“A thousand Demosthenes, a thousand Aristotles can be laid prostrate by a single man of mediocre talent who has seized upon a better way to find the truth. Such a hope, therefore, must be removed: for indeed, men, more learned and superior to us in book-learning, will be found who, to the same of nature itself, can make that which is, in fact, false, true.”
Galileo (1632), Dialogue on the Two Chief World Systems; cited by Otto Guericke (1672) in "Preface" to Magdeburg Experiments

“There is some truth in Boerhaave's poetic comparison: [that] [force of chemical affinity] is “love, if love be the desire for marriage”.
Jean Dumas (1837), commentary on Herman Boerhaave’s 1732 conjecture

“The first business of a man of science is to proclaim the truth as he finds it; and let the world adjust itself as best it can to the new knowledge.”
Percy Bridgman (469 PE) (1919), American thermodynamicist

“A new scientific truth does not triumph by convincing its opponents and making them see the light, but rather because its opponents eventually die, and a new generation grows up that is familiar with it.”
Max Planck (c.1947), on how Boltzmann's statistical thermodynamics and atomic hypothesis triumphed over those as Ernst Mach and others of the energetics school. [3]

“The second law of thermodynamics is one of the bedrock truth that physics offers to the world.”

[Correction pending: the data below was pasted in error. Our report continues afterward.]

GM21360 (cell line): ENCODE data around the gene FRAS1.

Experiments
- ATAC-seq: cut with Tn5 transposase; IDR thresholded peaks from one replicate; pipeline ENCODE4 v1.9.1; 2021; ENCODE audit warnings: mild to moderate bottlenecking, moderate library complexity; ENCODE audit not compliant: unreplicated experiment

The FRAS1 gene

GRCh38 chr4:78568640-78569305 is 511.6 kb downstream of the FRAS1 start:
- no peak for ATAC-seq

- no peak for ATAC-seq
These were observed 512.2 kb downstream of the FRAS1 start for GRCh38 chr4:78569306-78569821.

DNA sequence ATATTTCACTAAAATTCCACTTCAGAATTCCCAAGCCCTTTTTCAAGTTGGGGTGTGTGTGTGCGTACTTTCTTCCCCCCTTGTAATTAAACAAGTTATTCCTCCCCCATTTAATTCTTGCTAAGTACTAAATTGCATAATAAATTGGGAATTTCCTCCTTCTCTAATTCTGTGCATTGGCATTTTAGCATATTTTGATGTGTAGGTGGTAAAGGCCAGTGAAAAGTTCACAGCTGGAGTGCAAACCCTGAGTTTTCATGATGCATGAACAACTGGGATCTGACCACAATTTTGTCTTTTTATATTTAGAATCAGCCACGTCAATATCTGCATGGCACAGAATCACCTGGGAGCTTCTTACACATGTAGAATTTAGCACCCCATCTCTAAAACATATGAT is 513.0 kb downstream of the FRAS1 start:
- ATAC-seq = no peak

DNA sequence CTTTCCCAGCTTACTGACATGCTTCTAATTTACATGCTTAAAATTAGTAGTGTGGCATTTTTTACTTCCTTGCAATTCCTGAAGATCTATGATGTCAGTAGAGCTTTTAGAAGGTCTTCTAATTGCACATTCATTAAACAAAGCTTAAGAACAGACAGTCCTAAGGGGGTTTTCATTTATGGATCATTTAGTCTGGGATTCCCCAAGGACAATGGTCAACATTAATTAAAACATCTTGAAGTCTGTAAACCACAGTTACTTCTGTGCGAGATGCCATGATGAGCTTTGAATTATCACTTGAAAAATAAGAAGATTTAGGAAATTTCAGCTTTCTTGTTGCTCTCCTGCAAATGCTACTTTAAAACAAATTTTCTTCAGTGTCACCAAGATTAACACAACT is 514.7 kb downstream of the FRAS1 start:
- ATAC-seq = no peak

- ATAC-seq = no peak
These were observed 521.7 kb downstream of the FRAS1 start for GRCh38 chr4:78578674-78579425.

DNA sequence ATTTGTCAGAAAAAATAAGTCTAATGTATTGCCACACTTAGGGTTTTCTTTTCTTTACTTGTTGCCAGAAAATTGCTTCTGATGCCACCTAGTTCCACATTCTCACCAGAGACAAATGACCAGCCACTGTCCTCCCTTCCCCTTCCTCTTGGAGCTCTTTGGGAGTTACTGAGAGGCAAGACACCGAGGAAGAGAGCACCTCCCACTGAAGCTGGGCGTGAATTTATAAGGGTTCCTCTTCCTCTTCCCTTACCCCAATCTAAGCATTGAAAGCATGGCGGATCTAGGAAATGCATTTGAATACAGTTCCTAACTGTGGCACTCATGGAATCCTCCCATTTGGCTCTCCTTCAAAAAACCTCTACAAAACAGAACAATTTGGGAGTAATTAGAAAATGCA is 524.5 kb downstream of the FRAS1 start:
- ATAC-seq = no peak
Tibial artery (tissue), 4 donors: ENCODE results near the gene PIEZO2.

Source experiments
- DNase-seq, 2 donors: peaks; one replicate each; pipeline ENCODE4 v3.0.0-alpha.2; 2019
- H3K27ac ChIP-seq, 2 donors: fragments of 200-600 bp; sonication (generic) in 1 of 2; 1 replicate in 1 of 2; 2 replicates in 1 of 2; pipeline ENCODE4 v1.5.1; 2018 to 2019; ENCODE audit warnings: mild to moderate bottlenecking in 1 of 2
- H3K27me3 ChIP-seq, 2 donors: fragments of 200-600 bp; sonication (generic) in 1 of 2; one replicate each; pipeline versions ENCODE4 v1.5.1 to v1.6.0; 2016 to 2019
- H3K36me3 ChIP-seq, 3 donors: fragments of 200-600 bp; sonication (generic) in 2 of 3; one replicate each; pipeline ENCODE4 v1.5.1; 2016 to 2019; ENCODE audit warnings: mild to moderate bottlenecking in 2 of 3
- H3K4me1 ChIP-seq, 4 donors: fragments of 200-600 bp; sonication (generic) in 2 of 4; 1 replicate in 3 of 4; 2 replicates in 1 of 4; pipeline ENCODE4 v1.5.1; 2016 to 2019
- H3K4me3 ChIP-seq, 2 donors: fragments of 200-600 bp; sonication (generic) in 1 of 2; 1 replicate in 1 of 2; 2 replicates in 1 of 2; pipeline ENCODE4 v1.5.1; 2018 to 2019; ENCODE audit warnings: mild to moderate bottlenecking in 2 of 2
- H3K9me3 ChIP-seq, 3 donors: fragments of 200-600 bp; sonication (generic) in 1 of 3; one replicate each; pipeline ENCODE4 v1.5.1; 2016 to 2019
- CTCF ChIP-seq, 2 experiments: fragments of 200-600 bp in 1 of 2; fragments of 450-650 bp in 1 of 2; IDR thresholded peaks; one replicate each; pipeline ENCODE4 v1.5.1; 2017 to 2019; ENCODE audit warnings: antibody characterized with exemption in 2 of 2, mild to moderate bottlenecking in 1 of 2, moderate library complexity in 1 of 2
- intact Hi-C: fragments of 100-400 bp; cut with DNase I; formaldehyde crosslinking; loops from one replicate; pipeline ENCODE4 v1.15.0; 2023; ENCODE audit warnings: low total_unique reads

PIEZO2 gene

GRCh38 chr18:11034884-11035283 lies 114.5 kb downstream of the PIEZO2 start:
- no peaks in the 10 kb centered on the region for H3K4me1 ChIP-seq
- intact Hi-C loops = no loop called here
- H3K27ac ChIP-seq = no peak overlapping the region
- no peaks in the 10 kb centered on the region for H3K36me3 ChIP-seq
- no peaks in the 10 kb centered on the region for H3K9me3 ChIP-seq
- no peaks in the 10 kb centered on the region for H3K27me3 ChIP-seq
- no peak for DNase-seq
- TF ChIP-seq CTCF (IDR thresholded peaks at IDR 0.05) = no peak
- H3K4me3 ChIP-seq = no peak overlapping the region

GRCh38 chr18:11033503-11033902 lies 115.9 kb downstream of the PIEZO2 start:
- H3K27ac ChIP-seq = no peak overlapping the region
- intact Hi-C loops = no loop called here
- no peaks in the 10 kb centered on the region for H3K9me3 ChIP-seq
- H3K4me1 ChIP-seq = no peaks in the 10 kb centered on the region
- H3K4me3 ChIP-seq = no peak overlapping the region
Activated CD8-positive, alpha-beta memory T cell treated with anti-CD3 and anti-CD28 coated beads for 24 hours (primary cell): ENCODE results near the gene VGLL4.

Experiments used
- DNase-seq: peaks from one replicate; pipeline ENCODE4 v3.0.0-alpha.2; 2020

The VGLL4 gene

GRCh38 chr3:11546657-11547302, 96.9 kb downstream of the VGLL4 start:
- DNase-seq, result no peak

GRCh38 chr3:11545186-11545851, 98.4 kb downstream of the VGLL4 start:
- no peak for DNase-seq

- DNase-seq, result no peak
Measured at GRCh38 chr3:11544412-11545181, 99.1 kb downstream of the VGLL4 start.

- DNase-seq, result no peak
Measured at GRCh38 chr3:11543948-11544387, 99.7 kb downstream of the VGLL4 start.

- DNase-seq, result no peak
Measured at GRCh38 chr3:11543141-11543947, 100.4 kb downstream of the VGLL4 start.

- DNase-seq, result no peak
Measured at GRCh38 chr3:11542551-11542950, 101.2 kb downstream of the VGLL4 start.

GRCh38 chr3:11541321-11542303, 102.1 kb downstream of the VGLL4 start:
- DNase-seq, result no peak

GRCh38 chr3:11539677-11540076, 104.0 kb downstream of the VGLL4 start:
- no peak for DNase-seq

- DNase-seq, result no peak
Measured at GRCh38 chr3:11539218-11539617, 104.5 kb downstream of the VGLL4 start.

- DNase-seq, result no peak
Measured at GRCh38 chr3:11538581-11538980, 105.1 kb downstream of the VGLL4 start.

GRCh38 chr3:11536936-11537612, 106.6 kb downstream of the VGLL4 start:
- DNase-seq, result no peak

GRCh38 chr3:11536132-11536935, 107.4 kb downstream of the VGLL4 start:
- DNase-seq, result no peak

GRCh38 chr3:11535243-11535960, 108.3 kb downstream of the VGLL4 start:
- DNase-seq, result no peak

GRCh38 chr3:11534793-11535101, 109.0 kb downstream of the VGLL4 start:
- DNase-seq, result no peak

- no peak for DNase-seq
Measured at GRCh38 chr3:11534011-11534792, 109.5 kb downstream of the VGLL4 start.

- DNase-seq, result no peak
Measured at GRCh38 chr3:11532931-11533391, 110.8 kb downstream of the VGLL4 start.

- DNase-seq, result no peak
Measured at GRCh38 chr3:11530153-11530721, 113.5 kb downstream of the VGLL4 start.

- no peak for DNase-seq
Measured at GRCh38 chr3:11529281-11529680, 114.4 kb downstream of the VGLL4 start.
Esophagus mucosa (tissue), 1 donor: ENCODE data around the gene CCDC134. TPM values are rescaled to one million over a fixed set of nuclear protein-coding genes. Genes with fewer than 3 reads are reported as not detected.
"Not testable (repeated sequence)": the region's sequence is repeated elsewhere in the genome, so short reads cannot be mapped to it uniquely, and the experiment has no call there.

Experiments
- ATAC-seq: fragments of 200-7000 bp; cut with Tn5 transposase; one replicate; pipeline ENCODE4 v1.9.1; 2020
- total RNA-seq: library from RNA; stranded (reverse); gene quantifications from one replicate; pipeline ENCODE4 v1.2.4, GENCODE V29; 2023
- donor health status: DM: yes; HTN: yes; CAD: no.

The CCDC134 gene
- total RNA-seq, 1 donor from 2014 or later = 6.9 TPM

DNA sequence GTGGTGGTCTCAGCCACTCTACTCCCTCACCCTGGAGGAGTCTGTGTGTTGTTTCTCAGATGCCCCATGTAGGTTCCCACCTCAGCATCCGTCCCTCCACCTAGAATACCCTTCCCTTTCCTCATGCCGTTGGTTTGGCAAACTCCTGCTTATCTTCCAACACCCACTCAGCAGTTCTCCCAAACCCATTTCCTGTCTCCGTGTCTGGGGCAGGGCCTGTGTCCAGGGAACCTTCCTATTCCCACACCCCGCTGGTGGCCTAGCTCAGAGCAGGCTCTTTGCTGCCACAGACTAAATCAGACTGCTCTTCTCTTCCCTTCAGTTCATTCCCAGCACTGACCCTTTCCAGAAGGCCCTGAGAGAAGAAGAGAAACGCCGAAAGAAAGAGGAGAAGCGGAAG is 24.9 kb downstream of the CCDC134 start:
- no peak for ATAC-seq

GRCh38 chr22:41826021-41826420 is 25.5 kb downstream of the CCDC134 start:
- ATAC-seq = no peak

Eric Zencey (1983), “Entropy as Root Metaphor” [7]

Truth does not demand belief. Scientists do not join hands every Sunday, singing, ‘yes, gravity is real! I will have faith! I will be strong! I believe in my heart that what goes up, up, up, must come down … Amen!’ If they did, we would think they were pretty insecure about it.”
— Dan Barker (c.2005) (Ѻ)

“The first rule of science is the truth at any price including the price of your life. That rule also applies to morality.”
Howard Bloom (2012), The God Problem: How a Godless Cosmos Creates

See also

1. (a) Quoted definition by John Herschel as cited by Karl Pearson.
(b) Pearson, Karl. (1900). The Grammar of Science (pg. 100). Adam and Charles Black.
2. Gleick, James. (2003). Isaac Newton (pg. 26). Vintage.
3. (a) Planck, Max. (1949). Scientific Autobiography, and Other Papers (pgs. 33-34). Trans. by Frank Gaynor. Philosophical Library.
(b) Hokikian, Jack. (2002). The Science of Disorder: Understanding the Complexity, Uncertainty, and Pollution in Our World (pg. 179). Los Feliz Publishing.
4. Schopenhauer, Arthur. (1818). The World as Will and Representation, Volume I (Elective Affinity, pgs. 110, 122, 148; truth quote, pg. xvii), trans. E.F.J. Payne. Dover, 1966.
5. (a) Shallit, Jeffrey. (2005). “Science, Pseudoscience, and the Three Stages of Truth”, University of Waterloo, Ontario.
(b) Attribution of Schopenhauer’s Three Stages of Truth –
6. Haldane, J.B.S. (1963). “Book Review: The Truth About Death”. Journal of Genetics, Vol. 58:463-64.
7.Zencey, Eric. (1983). “Entropy as Root Metaphor”, Conference on Science, Technology, and Literature, Feb, Long Island University, New York; in: Beyond the Two Cultures: Essays on Science, Technology, and Literature (editors: Joseph Slade and Judith Lee) (§9:185-200; quote, pg. 189), Iowa State University Press, 1900.